- In Crash Bandicoot series, the witch Doctor's mask Aku-Aku protects him (and Coco, etc) from one hit. Picking up another will give you two hits of protection, while grabbing a third will then give you temporary invincibility, which then resets back to two shields.
- Crash Team Racing however changes it. The Aku-Aku mask is full invincibility (no longer an example of this trope), while the actual shield item gives temporary protection from a single attack/hazard, Having ten Wumpa fruit turns the shield green, meaning it lasts forever, so long as you don't take a hit.
- Final Fantasy X had the "Nul Element" spells (NulFire, NulIce, etc.) which could absorb one attack from the matching element (regardless of strength) when cast, the highest version, "NulAll", combined all four elemental shields.
- In Odin Sphere, the "Fire/Ice Spirits" potions surround the player with three rotating elemental spirits, which can absorb one strike each.
- Bionic Commando has a pendant, which lasts one stage, and can block a single projectile, but also goes away if you die some other way.
- The Mega Man series has the Spike Barrier/Shock Step/whatever it's called, which protects you once from the instant-death spikes. But you have to jump to safety before the Mercy Invincibility wears off, or....
- The Shield orcs in Orcs Must Die have a shield which they drop after a single hit.
- In The Elder Scrolls IV: Oblivion, the Boots of Springheel Jak will prevent you from dying at the end one very, very long fall but are destroyed upon landing. Various exploits exist to survive said fall and still keep the Boots.
- In Wardner, the protagonist is normally a One Hitpoint Wonder but can find or buy a cloak that protects him from being hit once. There is also a sewing kit that protects the cloak once.
- The shield powerup in Out Zone can only take one hit before disappearing.
- Shin Megami Tensei has several spells that serve this purpose:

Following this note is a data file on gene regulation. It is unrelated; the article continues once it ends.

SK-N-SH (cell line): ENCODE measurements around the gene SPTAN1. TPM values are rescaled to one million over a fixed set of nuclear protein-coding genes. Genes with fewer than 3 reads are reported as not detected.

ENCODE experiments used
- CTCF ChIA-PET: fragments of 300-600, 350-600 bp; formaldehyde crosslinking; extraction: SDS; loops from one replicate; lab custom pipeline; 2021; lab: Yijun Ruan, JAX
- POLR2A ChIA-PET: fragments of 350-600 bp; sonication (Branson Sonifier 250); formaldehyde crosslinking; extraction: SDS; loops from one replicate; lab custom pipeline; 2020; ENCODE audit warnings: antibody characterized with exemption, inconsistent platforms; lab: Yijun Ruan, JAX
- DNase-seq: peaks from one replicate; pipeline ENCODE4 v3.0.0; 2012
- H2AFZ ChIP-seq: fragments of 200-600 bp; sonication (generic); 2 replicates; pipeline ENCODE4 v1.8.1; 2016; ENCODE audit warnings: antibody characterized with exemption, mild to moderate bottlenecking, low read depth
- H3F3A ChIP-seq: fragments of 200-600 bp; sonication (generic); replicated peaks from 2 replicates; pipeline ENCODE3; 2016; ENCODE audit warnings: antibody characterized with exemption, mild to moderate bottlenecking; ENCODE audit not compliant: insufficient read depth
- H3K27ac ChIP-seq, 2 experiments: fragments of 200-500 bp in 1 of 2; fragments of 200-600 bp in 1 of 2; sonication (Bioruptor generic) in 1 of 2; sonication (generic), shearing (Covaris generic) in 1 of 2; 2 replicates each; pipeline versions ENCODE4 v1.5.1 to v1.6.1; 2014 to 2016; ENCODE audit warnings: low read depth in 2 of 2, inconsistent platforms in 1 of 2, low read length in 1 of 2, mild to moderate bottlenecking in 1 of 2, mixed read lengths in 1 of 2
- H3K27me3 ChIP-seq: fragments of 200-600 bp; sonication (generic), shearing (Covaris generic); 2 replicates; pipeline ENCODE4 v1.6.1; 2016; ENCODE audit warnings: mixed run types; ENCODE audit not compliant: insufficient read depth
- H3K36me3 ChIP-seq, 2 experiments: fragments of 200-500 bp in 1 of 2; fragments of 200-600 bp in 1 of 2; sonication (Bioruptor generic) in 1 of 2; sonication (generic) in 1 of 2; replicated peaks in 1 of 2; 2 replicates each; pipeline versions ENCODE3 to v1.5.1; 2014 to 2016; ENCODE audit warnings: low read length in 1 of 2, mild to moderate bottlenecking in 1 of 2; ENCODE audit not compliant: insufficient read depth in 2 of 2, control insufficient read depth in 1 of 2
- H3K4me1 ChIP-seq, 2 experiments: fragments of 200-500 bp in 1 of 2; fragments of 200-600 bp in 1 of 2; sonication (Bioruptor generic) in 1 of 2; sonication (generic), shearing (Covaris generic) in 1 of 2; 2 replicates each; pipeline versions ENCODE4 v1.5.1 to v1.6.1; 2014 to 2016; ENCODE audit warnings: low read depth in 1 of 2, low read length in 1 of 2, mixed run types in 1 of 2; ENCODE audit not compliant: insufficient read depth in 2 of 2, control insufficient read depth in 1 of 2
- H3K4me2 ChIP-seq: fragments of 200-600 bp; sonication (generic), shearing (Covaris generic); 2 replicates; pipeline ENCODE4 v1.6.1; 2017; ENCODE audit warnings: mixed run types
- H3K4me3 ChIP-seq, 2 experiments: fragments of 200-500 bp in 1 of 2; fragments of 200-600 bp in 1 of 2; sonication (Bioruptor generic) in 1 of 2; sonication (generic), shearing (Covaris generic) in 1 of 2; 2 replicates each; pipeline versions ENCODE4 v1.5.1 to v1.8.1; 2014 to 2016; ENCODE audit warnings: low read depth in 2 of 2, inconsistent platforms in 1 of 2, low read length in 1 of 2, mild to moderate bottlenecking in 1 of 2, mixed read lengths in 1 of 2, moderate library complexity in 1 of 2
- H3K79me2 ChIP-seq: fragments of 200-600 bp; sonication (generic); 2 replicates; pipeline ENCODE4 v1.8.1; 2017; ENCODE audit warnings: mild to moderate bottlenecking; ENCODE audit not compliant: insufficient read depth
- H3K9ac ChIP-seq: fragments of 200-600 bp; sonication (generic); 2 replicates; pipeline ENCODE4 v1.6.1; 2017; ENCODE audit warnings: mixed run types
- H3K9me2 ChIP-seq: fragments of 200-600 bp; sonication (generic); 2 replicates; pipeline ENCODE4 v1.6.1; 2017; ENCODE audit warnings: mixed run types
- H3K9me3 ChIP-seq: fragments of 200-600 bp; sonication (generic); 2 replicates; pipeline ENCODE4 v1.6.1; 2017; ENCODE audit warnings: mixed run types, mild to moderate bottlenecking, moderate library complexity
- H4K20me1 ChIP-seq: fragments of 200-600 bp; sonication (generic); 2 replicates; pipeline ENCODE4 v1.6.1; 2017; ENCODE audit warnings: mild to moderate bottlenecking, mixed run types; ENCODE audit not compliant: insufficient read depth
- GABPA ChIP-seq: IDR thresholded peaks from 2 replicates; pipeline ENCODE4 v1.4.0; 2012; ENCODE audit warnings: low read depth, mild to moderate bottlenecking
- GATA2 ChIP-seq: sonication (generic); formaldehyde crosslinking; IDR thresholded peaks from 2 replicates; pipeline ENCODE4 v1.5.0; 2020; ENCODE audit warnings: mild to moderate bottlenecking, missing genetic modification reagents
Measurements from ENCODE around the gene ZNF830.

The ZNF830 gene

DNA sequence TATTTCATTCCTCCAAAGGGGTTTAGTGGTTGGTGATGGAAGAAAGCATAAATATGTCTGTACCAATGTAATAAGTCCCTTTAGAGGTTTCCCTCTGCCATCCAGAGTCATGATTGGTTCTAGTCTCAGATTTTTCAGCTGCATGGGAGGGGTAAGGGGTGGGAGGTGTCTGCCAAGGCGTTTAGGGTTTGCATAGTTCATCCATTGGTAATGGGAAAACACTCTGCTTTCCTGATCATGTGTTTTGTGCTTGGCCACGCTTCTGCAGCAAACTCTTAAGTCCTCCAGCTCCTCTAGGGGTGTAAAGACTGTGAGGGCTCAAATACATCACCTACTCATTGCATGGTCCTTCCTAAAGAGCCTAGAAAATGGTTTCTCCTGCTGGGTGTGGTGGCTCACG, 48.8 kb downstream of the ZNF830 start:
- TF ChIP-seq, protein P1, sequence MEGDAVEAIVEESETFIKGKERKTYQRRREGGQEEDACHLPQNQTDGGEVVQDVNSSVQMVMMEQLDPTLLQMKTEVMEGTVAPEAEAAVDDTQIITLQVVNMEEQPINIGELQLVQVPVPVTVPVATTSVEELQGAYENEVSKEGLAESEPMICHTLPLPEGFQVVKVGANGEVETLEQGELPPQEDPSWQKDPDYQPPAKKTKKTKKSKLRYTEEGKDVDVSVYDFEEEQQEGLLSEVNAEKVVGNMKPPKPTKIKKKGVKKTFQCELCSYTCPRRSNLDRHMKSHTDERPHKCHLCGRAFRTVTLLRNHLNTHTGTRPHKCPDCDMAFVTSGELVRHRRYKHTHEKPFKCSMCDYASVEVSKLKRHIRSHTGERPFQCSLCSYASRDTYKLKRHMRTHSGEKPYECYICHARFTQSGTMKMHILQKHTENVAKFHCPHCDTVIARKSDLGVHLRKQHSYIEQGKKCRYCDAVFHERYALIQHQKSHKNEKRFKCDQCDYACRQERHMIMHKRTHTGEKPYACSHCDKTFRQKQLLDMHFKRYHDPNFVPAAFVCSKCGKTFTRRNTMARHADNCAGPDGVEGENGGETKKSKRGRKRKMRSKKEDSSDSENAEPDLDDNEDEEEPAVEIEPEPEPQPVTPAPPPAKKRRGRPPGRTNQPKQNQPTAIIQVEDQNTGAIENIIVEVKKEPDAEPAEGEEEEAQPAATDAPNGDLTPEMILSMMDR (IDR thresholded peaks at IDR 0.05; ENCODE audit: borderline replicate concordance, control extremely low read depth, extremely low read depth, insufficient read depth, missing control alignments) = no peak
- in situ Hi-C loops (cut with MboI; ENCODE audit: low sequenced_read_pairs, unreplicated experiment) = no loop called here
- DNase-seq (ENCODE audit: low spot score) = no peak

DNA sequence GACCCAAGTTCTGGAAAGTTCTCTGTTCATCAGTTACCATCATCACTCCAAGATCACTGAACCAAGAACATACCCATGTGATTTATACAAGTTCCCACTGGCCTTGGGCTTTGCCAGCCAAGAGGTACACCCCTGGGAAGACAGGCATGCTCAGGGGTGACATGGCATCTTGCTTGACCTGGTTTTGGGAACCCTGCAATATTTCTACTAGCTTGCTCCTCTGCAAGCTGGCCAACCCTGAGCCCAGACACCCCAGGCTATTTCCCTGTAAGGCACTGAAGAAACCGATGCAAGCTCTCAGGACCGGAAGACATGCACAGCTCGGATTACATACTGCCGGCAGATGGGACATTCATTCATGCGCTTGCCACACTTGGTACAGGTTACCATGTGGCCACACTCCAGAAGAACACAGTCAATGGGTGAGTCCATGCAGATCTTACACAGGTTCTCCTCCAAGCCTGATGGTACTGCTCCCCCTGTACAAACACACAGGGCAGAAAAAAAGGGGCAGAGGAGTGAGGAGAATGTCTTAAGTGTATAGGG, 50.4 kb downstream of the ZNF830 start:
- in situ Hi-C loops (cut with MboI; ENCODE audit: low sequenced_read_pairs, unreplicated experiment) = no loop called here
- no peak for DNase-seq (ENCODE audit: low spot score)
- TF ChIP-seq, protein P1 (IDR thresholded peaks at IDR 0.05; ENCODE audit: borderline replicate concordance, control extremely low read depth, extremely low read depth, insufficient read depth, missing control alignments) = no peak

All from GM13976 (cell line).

- Tetrakarn and Makarakarn create shields for each memeber of the caster's party that repel one physical attack and one non-Almighty, non-One-Hit Kill attack spell, respectively. However, both shields typically also wear off at the end of the current turn.
- Tetraja creates a shield for each member of the caster's party that protects from one Light- or Dark-elemental One-Hit Kill spell. Unlike the -karn spells, Tetraja usually stays active until it takes an attack.
- The "Void/Drain/Repel (Element)" spells in Digital Devil Saga, much like the Nul spells of FFX mentioned above (Void Fire, Void Ice, etc.). Technically they last for a whole turn rather than one hit, but the way the Press Turn system works, it's highly likely that getting an attack nullified by a Void spell means the attacker's side's turn immediately ends. Especially early on, they are absolutely critical to keep from being horribly butchered in boss fights (and some regular fights), as the series only offers up to five playable characters in your roster (though in Digital Devil Saga 2, you can have a sixth one if you play your cards right) rather than the hundreds of demons with greatly-varying elemental affinities that you can choose from in other Megami Tensei games.
- Elona - has a spinoff, Elona Shooter, which uses the Holy Grail of Jeure.
- Gun Nac: The Wing power-up.
- By racking up long attack chains, Ammy earns levels of "godhood" in battle - an invisible barrier that can block up to three hits from enemies. There are also items (Traveler's Charm and Godly Charm) that can bestow/recharge this barrier immediately.